London

Tim Shaw

Kenneth Armitage Foundation

Far off almost anyone’s London contemporary art map is Kensington, the posh residential neighborhood where the only galleries are the sort that might be expected to exhibit small bronze figurines—like this foundation, sited in the former studio of the prominent postwar sculptor Kenneth Armitage. And small bronze figurines, by the little-known midcareer sculptor Tim Shaw, do occupy the top floor, which made the installation hidden at the back all the more astonishing.

Shaw has spent part of his two-and-a-half-year residency here building Casting a Dark Democracy, 2007–2008, a gargantuan, more than sixteen-foot-high sculpture of a hooded Abu Ghraib prisoner, and it is shockingly powerful. Shaw’s classical training allowed him to craft this giant (made of steel, barbed wire, and black plastic) to pitch-perfect recognizability. After Richard Serra’s flat and disappointing drawing of the same figure, Stop Bush, 2004, I’d assumed that no artwork could ever match the impact of the actual newspaper photos, but Casting succeeds. In this tall, windowless space—part chapel, part prison cell—the noted Christian connotations (crucifixion, stigmata) were oddly supplanted by pagan overtones, recalling Burning Man or some secret cult. From the entranceway, the work was a massively imposing vision; from underneath, one could see that it is hollow, as if torn open and shredding, ghostly and overwhelming.

Followers of contemporary art might instinctively recoil from Casting as an obsolete example of the eighteenth-century sublime, combining terror, immense scale, awe, and beauty. Artists now tend to chronicle our times via the gaps or edges of history—for example Mark Wallinger’s brilliant State Britain, 2007, his re-creation of an antiwar street protest encampment. Casting is a conventional monument, effectively following in the outmoded footsteps of, say, the 1954 Iwo Jima Memorial, which similarly rendered in metal a war’s most visually communicative photograph. But Shaw’s transposition of monumental subject matter from heroic victor to tortured enemy is quite a turnaround.

This is a truly gothic work; like the genre’s best literary or filmic practitioners, Shaw adopts the formal conventions (claustrophobia, shadows, scale, even the play of surfaces that Eve Kosofsky Sedgwick has identified as central to the gothic) to speak of disintegrating histories and taboos, triggering our basic emotions and fears to subvert the possibility of a passive response. And, honestly, finding oneself alone with this two-story specter was frightening. Casting a Dark Democracy is the stuff of nightmares, wherein the victim—martyr and master, monster and monument—returns to terrify the perpetrator. Like the worst of gothic, Casting is literal, theatrical, apocalyptic. Yet it is an unforgettable indictment of the dehumanizing effects of war, far more so than the ICA’s thoughtful, up-to-date, but anecdotal and finally forgettable “Memorial to the Iraq War” exhibition of 2007, in which, for example, Jeremy Deller proposed twinning an Iraqi city with one in Britain, and Khalil Rabah challenged viewers to assemble a map of Iraq. Casting succeeded in prompting its intended, old-fashioned, “never forget” feeling; my greatest shock, standing in its suffocating presence, was realizing that just four years on, I’d actually almost forgotten those awful images. In the postelection euphoria of autumn 2008, Casting was a sobering reminder of barbaric wartime policies scarcely behind us. This symbol of trampled human rights returns, towering monstrously above us, its message more urgent and compelling than ever.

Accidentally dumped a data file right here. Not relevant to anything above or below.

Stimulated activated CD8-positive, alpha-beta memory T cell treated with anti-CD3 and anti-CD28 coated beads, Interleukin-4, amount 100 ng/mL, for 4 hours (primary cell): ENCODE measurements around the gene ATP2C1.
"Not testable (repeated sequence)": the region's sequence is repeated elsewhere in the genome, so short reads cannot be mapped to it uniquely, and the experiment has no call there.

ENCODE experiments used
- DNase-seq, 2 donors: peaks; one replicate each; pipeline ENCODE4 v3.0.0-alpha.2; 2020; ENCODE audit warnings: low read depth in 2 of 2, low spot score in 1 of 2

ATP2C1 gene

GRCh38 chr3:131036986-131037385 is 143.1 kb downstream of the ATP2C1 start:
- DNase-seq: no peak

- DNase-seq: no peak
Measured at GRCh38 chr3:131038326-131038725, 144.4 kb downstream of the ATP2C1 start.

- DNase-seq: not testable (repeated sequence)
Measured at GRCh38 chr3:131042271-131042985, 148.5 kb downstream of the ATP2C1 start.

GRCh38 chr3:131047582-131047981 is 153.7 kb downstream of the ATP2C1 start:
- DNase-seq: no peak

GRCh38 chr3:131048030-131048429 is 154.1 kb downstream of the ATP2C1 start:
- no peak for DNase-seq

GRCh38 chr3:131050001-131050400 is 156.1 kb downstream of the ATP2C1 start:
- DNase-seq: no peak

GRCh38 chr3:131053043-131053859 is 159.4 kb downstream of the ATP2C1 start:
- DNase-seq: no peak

Gilda Williams